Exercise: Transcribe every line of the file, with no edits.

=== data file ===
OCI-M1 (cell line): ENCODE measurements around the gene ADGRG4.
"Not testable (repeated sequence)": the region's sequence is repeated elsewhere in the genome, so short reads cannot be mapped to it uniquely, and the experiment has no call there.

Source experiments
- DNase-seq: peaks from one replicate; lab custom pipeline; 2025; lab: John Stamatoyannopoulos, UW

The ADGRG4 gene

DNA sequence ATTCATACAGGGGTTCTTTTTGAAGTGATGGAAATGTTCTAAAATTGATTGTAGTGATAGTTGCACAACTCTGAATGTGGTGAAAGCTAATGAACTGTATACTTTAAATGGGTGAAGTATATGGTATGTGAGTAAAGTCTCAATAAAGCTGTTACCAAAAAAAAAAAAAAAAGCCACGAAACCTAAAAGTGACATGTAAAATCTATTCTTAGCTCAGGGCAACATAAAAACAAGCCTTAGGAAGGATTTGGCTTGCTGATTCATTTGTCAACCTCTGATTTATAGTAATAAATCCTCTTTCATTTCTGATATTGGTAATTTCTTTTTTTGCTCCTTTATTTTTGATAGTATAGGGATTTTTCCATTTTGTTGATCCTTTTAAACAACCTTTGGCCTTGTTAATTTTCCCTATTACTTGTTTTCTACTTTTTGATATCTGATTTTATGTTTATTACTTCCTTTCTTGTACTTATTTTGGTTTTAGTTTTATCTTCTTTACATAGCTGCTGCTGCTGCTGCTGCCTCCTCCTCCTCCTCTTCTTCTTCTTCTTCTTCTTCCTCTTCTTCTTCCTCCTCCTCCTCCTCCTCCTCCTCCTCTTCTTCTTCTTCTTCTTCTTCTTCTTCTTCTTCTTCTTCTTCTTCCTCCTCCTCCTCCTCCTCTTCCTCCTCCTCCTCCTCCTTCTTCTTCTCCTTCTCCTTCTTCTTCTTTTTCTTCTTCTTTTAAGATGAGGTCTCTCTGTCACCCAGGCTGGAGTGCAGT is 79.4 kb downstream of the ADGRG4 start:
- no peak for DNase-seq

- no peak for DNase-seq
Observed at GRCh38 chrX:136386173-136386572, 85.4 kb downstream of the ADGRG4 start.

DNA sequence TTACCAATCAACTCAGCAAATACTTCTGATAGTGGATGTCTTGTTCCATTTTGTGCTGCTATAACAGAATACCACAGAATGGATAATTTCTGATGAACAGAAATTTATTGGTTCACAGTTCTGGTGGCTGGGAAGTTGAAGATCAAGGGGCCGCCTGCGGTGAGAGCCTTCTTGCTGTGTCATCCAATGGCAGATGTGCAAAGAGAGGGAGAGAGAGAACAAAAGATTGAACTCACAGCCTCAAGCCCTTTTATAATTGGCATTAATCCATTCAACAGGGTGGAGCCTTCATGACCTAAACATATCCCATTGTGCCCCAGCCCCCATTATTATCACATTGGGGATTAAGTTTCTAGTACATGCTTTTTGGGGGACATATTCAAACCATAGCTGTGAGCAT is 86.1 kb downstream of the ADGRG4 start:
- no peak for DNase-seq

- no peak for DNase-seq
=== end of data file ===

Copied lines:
OCI-M1 (cell line): ENCODE measurements around the gene ADGRG4.
"Not testable (repeated sequence)": the region's sequence is repeated elsewhere in the genome, so short reads cannot be mapped to it uniquely, and the experiment has no call there.

Source experiments
- DNase-seq: peaks from one replicate; lab custom pipeline; 2025; lab: John Stamatoyannopoulos, UW

The ADGRG4 gene

DNA sequence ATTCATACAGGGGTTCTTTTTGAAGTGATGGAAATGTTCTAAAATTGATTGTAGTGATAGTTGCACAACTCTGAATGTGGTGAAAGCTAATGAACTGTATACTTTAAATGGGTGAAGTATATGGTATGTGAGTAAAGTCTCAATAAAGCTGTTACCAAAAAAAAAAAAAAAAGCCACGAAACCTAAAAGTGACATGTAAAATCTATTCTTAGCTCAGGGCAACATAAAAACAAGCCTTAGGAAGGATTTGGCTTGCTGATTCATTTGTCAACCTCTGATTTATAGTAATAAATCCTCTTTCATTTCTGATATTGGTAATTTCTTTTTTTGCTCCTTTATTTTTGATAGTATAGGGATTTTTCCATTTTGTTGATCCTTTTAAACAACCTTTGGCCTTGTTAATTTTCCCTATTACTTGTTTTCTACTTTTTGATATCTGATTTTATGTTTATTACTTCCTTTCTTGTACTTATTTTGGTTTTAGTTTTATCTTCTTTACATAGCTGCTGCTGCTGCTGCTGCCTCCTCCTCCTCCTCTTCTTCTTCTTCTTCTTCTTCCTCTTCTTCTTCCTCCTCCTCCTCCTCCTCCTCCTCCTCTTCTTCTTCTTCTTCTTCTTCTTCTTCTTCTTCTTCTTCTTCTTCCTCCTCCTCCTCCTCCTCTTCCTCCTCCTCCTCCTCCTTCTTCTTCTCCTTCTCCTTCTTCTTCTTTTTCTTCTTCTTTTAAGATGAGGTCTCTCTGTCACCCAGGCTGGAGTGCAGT is 79.4 kb downstream of the ADGRG4 start:
- no peak for DNase-seq

- no peak for DNase-seq
Observed at GRCh38 chrX:136386173-136386572, 85.4 kb downstream of the ADGRG4 start.

DNA sequence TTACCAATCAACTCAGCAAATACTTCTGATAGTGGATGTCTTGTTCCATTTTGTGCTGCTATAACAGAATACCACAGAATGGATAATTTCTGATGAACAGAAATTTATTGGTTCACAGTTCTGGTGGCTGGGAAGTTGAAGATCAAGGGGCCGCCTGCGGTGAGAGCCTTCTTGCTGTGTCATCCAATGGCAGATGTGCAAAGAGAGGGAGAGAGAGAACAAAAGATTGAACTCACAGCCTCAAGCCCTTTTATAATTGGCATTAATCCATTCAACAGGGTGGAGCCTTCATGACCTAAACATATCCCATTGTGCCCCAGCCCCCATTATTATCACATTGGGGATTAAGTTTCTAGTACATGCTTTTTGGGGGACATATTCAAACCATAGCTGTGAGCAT is 86.1 kb downstream of the ADGRG4 start:
- no peak for DNase-seq

- no peak for DNase-seq